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Letters to the Editor   |    
Relapse of Major Depression in Women Who Continue or Discontinue Antidepressant Medication During Pregnancy
Constance Guille, M.D., M.S.C.R.; C. Neill Epperson, M.D.
Am J Psychiatry 2013;170:558-558. doi:10.1176/appi.ajp.2013.13010092
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Dr. Epperson has received grant support from Novartis and Shire. Dr. Guille reports no financial relationships with commercial interests.

Support provided by the NIH Office of Research on Women’s Health and National Institute of Child Health and Human Development (K12 HD055885) career development award, Building Interdisciplinary Research Careers in Women’s Health.

From the Department of Psychiatry and Behavioral Sciences, Medical University of South Carolina, Charleston, and the Department of Psychiatry, Perelman School of Medicine at University of Pennsylvania, Philadelphia.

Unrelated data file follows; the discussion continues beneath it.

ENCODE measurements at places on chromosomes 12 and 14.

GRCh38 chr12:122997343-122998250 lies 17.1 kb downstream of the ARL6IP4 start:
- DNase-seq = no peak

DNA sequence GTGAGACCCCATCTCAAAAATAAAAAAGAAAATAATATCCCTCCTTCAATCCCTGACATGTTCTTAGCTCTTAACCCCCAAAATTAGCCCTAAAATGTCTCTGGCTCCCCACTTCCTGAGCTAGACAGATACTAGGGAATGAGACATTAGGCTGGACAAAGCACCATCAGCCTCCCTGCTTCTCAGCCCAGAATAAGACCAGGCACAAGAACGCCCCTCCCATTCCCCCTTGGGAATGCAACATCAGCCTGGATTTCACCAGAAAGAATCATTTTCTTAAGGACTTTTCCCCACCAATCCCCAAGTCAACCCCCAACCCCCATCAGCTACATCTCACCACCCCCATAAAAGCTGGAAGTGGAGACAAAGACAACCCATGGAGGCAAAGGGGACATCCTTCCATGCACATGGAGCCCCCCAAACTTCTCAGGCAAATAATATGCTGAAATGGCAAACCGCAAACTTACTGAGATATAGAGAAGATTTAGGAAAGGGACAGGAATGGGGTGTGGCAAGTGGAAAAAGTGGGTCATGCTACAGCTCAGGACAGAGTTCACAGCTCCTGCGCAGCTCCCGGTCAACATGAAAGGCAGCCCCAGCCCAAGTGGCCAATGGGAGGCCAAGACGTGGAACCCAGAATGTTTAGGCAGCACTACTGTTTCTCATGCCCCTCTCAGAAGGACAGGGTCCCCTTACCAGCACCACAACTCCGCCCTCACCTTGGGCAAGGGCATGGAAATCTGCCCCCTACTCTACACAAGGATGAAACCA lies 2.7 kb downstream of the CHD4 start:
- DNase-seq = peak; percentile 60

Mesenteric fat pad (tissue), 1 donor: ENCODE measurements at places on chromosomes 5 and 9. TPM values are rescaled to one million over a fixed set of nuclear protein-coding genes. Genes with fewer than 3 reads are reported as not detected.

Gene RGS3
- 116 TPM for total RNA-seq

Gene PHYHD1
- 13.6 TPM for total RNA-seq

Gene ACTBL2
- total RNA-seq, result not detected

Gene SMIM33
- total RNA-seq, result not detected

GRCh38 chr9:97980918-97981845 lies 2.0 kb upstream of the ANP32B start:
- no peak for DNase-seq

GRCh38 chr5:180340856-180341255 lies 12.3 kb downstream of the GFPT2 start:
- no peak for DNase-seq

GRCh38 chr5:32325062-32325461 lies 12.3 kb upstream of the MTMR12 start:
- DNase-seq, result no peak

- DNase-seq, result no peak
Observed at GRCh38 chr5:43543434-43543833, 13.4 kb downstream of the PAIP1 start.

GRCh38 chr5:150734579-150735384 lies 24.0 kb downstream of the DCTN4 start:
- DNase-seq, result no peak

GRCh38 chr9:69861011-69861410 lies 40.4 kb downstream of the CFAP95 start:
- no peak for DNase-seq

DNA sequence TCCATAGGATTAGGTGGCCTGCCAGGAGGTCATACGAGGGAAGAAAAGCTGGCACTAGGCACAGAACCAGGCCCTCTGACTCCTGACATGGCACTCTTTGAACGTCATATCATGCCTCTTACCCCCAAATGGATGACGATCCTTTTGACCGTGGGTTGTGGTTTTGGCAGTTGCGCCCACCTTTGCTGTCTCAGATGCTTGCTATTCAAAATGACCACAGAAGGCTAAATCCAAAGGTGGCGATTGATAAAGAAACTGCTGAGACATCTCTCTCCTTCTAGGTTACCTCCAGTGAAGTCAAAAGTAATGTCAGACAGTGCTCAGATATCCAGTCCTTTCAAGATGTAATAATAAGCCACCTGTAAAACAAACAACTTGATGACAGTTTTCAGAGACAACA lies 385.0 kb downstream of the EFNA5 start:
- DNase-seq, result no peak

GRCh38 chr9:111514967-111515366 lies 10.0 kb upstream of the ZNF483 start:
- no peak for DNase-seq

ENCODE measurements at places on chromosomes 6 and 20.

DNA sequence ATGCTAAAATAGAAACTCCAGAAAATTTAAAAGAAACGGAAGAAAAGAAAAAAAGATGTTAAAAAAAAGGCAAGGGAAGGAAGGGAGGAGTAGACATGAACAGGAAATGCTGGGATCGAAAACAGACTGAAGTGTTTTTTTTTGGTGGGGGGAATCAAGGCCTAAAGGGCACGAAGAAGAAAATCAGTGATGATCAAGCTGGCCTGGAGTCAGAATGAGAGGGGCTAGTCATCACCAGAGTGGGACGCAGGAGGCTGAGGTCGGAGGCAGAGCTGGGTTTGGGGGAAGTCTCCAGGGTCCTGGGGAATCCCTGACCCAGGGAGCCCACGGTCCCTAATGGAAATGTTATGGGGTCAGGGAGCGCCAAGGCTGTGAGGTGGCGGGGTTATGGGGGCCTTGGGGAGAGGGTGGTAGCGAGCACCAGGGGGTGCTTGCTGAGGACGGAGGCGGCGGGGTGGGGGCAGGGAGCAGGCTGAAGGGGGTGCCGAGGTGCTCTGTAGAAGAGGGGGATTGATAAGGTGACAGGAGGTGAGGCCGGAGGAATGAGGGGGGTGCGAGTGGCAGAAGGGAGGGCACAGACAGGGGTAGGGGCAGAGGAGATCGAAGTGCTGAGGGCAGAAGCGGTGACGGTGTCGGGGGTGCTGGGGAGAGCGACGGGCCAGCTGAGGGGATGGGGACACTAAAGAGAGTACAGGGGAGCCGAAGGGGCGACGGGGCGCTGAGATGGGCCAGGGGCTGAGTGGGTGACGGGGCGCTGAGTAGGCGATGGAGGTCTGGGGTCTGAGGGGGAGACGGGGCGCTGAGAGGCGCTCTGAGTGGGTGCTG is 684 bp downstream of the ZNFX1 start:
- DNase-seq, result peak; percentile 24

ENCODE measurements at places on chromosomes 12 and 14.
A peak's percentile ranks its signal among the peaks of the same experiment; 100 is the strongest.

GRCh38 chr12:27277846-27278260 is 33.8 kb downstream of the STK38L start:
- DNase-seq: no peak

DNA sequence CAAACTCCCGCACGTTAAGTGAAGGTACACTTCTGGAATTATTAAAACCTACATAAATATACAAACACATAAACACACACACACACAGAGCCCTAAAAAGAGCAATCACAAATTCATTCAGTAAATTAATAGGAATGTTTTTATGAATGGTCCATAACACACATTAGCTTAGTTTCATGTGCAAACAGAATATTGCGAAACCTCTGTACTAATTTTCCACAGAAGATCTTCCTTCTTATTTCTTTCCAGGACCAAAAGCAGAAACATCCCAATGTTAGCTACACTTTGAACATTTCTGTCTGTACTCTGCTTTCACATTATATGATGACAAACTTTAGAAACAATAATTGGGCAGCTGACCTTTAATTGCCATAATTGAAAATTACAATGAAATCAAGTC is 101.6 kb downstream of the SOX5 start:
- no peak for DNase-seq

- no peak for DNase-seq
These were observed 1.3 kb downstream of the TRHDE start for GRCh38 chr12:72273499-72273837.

Copyright © 2013 by the American Psychiatric Association

Accepted February , 2013.

To the Editor: We applaud Dr. Chaudron’s excellent review of the treatment of depression during pregnancy (1) in the January issue. She has provided a wealth of important information that assists clinicians and their patients in making difficult decisions regarding the use of antidepressant medication during pregnancy and the risks of untreated illness. As Dr. Chaudron astutely points out, decision making can span many months preceding pregnancy and into infancy. Given the breadth and scope of issues that can arise during this time, a single review cannot address them all or provide data to guide all decisions. While the focus of the review is the treatment of depression during pregnancy, a common clinical challenge is whether to continue or discontinue antidepressant medication during pregnancy. We felt this was an important area to further elaborate on, given the prevalence of antidepressant use (2) and currently available conflicting data (3, 4).